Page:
The James Watrous Gallery is a place to explore and learn about art from Wisconsin. Our focus is sharing the work of Wisconsin artists past and present and investigating ideas at the intersection of the sciences, arts, and letters. Solo exhibits present a significant body of artwork by a single artist, while our curated shows often draw connections between art and other disciplines. We strive to create a welcoming environment that encourages engagement and inquiry.
Future Possible: Imagining Madison
FRI, FEB 16 – SUN, APR 15, 2018
The things Madisonians appreciate most about their city today didn’t just happen: they are the result of vision, creativity, and planning. For Future Possible: Imagining Madison, the James Watrous Gallery has invited a group of artists, architects, and designers who know and love the city to envision what it could look like 75 years from now.
Why 75 years? The accelerating rate of technological, social, and environmental change greatly complicates any vision of the world beyond the next ten to twenty years. But that uncertainty also opens up space to dream. It gives us permission to open our minds and imagine a better tomorrow. We hope that the ideas and questions raised by Future Possible will inspire visitors to reflect, think outside the box, and envision their own set of fresh possibilities for the city.
Anne Kingsbury & Helen Lee
FRI, MAY 4 – SUN, JUN 24, 2018
Although their work is very different, Helen Lee and Anne Kingsbury share a fascination with language and letter forms, from the physicality of the alphabet to the mysterious process of translation.
Trained as a glassblower and graphic designer, Helen Lee uses glass to think about language and the body. She is interested in our relationship to words through both physical and linguistic experience. Lee has proposed an installation of cast glass glyphs that develops relationships between the rules of orthography and the physical space of the gallery.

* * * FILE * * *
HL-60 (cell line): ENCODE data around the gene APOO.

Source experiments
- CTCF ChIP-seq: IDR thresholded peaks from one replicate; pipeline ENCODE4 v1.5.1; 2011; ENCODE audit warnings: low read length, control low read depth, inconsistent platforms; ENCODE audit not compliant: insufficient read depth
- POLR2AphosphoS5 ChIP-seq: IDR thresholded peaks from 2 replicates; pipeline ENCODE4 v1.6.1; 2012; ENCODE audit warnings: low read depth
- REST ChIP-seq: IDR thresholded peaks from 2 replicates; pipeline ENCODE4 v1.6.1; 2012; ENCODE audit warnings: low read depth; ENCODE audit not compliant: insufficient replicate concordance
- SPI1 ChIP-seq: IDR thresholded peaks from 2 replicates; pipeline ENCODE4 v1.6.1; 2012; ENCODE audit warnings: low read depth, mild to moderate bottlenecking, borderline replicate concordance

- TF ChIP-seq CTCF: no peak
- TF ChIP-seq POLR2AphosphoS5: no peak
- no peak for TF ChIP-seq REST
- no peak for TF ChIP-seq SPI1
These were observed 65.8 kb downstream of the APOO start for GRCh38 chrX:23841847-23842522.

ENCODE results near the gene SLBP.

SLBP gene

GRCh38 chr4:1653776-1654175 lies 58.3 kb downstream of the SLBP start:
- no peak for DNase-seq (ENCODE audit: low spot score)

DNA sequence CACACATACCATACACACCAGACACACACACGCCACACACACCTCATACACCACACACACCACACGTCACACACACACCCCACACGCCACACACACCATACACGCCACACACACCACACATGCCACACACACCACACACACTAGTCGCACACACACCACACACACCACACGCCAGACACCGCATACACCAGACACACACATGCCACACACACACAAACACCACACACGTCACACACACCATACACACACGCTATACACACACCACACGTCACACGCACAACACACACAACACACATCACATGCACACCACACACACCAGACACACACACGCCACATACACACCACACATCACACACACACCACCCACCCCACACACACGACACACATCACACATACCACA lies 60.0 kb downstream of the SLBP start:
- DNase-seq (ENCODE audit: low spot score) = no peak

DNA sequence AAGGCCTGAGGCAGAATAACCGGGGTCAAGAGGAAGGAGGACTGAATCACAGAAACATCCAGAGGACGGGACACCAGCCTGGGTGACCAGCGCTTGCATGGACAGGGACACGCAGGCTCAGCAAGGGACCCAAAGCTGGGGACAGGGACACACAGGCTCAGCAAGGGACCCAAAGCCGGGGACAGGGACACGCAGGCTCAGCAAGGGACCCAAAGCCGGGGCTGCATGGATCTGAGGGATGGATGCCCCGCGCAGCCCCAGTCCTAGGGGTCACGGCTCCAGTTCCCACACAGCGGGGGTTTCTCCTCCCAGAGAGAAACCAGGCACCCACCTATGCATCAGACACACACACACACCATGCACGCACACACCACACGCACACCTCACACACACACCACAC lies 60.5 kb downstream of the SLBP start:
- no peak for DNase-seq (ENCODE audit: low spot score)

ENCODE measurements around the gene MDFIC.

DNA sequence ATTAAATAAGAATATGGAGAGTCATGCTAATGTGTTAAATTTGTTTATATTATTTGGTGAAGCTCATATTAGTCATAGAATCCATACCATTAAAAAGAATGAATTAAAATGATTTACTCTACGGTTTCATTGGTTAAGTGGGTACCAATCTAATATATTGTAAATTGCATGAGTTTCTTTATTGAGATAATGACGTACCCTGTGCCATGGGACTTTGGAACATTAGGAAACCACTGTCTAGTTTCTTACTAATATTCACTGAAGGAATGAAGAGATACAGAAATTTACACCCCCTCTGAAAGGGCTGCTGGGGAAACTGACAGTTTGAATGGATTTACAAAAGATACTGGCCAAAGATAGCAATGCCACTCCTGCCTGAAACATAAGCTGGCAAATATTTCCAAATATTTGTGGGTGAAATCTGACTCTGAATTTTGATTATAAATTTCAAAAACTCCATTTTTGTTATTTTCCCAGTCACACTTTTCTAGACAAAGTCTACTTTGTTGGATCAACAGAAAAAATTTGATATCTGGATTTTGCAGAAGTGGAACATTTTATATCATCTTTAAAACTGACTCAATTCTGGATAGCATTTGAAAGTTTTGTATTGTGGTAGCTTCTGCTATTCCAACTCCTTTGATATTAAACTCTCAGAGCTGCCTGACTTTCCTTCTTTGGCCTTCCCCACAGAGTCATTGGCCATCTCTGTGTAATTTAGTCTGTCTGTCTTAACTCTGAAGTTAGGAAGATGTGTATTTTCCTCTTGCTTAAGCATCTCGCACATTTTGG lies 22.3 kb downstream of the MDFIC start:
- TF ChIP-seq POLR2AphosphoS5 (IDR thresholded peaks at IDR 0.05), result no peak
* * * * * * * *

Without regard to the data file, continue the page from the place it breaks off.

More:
Anne Kingsbury combines text and image in meticulous, brilliantly colored beadwork. Her exhibition will feature a set of playful beaded letters that combine human, animal, and plant forms, recalling both medieval illumination and children’s alphabet books. Kingsbury describes them as a pataphysical alphabet, referring to a French absurdist concept that parodies modern science and is often expressed in nonsensical language.
Rob Nielson & Will Pergl
FRI, JUL 6 – SUN, AUG 19, 2018
In this body of sculptural works, Rob Nielson exploits the traditional genre of portraiture busts in a way which combines iconography and incongruity. Concentrating on the exchange between the idiosyncratic and collective readings of each figure’s image, Nielson explores the construction of identity and the space where the iconic encounters the absurd. His work asks what this reveals about how we see ourselves, what we value, and the meaning we give to individual narratives.
Will Pergl is interested in giving physical form to invisible aspects of our culture. For example, his piece “The Most Boring Day of the Twentieth Century,” is based on a computer analysis of more than 300 million facts that identifies April 11, 1954 as devoid of any major news events, athletic achievements or births or deaths of famous people. His carved image of this date in ornately carved cursive illustrates the contradictions inherent in a day that has become notable for being boring. Producing a sign with this information functions as a humorous symbol for the incomprehensible amount of data available, and underlines the relationship between trivia and celebrity.
Free and open to the public, the James Watrous Gallery is located on Overture Center’s third floor. Gallery hours are noon-5pm Wednesday, Thursday, and Sunday and noon-8pm on Friday and Saturday, or by appointment.
The Watrous Gallery is a program of the Wisconsin Academy of Sciences, Arts & Letters, which improves life in Wisconsin through programs that explore, explain, and sustain Wisconsin thought and culture. For more information on James Watrous Gallery exhibitions and Wisconsin Academy Talks, a regular lecture series in Overture Center for the Arts, click here.